Two incumbent Republican state senators in Natrona County have announced they are running for re-election, according to news releases.

Sens. Bill Landen, SD 27, and Drew Perkins, SD29, will seek their party's nominations in the Aug. 21 primary.

The other two senate districts in Natrona County -- 28 and 30 -- will have their next elections in 2020.

Landen was appointed to the Senate in 2007 by the Natrona County Commission and has since been elected three times in the district that includes east Casper and Evansville.

He serves on the Joint Appropriations Committee, the School Facilities Committee and the Wildlife Trust Committee. He also will co-chair the task force overseeing construction of a new state office building in Casper.

Landen retired from Casper College after a 30-year career.

He has focused his work on education including serving on the Education Accountability and Recalibration committees. In the 2018 session, he cosponsored legislation that provides for common transcripts in higher education to offer a seamless transfer of credits from the community colleges to the University of Wyoming.

He has tightened stalking and domestic violence laws. His bill establishing presumptive disability for Wyoming’s firefighters is now considered a model for other states, according to the news release.

Landen intends to establish a long-term, sustainable K-12 funding model; do more for the community colleges; address issues with corrections because prisons are full and staffing is low; and work on mental health issues.

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Perkins, Senate Majority Floor Leader, was elected in 2006 to represent District 29 that includes west Casper and rural Natrona County west of Casper. He will be the next President of the Senate.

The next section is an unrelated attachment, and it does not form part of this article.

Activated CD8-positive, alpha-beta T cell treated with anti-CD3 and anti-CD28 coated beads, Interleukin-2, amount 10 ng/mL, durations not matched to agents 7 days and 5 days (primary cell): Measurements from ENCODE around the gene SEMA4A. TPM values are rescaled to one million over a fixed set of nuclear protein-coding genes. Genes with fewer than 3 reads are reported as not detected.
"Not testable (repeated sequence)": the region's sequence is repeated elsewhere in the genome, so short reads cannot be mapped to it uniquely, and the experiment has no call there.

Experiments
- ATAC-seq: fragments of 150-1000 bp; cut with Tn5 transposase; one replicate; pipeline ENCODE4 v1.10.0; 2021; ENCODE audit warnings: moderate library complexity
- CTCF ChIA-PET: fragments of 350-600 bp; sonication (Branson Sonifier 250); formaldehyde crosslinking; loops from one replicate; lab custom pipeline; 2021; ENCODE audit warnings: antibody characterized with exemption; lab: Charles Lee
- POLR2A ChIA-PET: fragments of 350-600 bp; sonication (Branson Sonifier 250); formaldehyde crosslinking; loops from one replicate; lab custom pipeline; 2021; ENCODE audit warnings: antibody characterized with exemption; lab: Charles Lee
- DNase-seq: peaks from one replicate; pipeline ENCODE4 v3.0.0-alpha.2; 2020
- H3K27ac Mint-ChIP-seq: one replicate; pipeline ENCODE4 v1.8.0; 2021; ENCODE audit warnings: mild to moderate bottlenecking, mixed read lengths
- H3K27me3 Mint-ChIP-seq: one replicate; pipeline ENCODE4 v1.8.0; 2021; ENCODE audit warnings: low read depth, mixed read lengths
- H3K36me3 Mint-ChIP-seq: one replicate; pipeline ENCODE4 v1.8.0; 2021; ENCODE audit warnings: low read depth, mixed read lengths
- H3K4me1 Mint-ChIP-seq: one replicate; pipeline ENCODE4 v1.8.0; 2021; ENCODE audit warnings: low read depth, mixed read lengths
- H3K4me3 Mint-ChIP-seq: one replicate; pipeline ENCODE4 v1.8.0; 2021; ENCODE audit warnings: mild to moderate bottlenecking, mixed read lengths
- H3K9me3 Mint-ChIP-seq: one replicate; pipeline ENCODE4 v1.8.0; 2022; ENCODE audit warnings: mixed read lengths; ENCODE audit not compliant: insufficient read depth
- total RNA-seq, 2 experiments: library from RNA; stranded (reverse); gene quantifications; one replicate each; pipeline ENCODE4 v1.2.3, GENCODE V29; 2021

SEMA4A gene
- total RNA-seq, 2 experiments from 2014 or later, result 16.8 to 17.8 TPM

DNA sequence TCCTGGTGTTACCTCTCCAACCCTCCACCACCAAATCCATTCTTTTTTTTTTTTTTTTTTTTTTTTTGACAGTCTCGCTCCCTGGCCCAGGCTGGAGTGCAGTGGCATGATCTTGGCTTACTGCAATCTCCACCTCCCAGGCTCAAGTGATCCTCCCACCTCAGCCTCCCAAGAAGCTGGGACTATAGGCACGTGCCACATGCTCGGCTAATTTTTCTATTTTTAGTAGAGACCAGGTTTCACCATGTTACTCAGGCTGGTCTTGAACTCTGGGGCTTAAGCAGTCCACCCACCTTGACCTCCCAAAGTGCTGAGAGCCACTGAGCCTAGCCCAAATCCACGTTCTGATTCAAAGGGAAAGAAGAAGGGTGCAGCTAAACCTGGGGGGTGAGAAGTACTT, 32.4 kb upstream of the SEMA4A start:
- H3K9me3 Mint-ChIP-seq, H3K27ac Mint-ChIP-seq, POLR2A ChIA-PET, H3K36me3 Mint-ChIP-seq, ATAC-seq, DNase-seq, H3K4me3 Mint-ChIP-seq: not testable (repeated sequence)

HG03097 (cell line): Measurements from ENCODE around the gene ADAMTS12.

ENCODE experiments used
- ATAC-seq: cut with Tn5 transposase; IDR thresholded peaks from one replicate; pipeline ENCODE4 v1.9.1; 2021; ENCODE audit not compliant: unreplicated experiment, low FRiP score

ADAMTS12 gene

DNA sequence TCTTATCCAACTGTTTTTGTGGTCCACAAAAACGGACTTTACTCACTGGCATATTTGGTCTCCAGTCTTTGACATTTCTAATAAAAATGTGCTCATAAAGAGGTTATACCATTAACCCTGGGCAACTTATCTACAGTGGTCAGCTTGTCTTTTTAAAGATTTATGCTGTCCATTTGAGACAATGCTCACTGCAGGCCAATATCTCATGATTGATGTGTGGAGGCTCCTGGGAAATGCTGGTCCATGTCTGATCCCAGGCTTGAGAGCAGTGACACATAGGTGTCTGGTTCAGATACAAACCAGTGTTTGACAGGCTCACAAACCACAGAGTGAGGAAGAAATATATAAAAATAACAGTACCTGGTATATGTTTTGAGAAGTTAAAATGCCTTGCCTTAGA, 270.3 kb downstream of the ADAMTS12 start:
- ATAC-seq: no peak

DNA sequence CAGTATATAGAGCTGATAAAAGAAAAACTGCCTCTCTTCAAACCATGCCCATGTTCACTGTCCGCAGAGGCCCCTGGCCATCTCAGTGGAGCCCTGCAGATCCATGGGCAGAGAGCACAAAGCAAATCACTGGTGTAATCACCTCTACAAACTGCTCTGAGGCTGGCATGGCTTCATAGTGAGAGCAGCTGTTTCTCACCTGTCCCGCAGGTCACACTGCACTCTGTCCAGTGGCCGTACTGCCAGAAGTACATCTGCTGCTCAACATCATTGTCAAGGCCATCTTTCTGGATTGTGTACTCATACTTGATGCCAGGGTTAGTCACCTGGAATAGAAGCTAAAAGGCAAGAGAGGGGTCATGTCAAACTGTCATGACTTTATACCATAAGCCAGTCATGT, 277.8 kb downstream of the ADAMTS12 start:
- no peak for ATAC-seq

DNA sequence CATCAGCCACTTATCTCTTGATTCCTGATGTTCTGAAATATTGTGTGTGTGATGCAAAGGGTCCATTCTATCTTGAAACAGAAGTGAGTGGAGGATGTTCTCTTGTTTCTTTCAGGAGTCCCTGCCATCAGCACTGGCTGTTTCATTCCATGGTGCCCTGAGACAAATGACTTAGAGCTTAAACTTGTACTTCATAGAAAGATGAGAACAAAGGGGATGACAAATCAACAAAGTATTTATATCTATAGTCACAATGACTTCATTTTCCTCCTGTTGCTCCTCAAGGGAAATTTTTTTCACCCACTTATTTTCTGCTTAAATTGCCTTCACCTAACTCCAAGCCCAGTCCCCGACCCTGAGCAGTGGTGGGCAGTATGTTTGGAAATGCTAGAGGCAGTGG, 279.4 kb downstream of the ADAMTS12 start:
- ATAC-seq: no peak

He opposes a state income tax, and wants to make government more transparent and accountable, he said in his news release.

“My priorities, if re-elected, are to continue the work to streamline state government, increase government transparency, provide diverse opportunities for Wyoming’s next generation, reduce the revenue rollercoaster of Wyoming’s commodity-based economy, and to support and defend the Wyoming and U.S. Constitutions," Perkins said.

His goals include supporting the state efficiency commission to reduce costs, and finding and reducing "wasteful and overreaching" regulations; increasing recording of legislative committees and improving transparency in the budgeting process; diversifying and expanding the economy; reducing "harmful and bureaucratic regulation," keeping tax burdens low for businesses.

Perkins wants to reduce fluctuating impacts of the state's commodity-based economy by comparing tax reforms from the past and now; developing revenue-neutral tax reforms that broaden the tax base while reducing tax rates, and working with the State Treasurer to increase the rate of return on trust funds and investment income.

Perkins has served on the Joint Appropriations Committee, the Senate Judiciary Committee and the Select Committee on Capital Investments and Finance.

He is an attorney in private practice, and the only senator who is certified public accountant.